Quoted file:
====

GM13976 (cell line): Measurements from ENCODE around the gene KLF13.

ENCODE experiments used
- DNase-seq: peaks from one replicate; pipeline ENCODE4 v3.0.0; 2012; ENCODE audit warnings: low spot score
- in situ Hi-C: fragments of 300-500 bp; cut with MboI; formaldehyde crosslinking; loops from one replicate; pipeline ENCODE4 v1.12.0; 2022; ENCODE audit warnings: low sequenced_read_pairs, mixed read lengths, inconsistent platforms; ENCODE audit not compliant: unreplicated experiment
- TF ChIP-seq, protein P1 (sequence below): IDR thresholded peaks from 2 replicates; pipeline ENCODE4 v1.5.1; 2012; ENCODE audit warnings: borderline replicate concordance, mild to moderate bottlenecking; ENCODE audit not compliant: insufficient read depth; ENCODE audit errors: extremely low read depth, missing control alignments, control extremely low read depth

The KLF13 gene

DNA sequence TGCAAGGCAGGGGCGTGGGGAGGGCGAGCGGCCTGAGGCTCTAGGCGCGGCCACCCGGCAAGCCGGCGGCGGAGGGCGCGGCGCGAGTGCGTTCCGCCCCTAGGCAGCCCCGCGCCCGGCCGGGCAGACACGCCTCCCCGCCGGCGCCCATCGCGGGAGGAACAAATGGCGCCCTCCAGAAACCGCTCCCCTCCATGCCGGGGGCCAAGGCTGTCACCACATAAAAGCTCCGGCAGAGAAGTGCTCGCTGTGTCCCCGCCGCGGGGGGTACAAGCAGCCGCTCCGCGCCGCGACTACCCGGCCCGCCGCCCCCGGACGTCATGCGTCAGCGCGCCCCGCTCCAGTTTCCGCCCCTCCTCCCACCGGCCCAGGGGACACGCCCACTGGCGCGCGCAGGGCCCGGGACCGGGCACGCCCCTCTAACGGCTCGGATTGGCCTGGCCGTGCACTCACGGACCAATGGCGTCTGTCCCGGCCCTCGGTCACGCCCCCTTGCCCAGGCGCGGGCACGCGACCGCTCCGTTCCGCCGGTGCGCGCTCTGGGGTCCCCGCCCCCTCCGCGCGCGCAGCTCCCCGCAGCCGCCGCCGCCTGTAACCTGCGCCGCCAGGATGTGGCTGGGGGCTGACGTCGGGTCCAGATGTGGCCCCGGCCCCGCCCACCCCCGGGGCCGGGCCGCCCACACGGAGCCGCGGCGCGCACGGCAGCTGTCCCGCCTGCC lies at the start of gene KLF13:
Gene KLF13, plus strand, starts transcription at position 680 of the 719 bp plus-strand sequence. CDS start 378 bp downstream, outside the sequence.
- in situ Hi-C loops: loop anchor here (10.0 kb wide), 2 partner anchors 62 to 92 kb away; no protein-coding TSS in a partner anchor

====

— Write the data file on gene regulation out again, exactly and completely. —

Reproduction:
GM13976 (cell line): Measurements from ENCODE around the gene KLF13.

ENCODE experiments used
- DNase-seq: peaks from one replicate; pipeline ENCODE4 v3.0.0; 2012; ENCODE audit warnings: low spot score
- in situ Hi-C: fragments of 300-500 bp; cut with MboI; formaldehyde crosslinking; loops from one replicate; pipeline ENCODE4 v1.12.0; 2022; ENCODE audit warnings: low sequenced_read_pairs, mixed read lengths, inconsistent platforms; ENCODE audit not compliant: unreplicated experiment
- TF ChIP-seq, protein P1 (sequence below): IDR thresholded peaks from 2 replicates; pipeline ENCODE4 v1.5.1; 2012; ENCODE audit warnings: borderline replicate concordance, mild to moderate bottlenecking; ENCODE audit not compliant: insufficient read depth; ENCODE audit errors: extremely low read depth, missing control alignments, control extremely low read depth

The KLF13 gene

DNA sequence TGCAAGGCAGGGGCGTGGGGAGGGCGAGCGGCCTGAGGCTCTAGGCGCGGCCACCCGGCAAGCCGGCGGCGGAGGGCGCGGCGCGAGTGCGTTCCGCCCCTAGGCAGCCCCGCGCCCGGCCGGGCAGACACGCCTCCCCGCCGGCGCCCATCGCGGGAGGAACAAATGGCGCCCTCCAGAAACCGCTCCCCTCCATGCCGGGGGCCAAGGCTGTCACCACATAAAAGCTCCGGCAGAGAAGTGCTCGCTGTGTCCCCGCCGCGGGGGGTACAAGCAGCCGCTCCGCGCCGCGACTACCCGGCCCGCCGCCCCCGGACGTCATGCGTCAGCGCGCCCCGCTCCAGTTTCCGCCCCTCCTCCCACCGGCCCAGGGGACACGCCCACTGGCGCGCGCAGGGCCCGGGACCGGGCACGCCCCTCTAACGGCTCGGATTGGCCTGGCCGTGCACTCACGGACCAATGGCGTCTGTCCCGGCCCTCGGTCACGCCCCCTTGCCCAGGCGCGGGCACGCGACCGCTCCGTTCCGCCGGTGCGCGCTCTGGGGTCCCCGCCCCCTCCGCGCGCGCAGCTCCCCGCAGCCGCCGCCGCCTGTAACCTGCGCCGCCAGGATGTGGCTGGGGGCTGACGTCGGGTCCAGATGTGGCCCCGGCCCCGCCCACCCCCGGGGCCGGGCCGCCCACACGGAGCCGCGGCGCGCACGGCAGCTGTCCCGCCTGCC lies at the start of gene KLF13:
Gene KLF13, plus strand, starts transcription at position 680 of the 719 bp plus-strand sequence. CDS start 378 bp downstream, outside the sequence.
- in situ Hi-C loops: loop anchor here (10.0 kb wide), 2 partner anchors 62 to 92 kb away; no protein-coding TSS in a partner anchor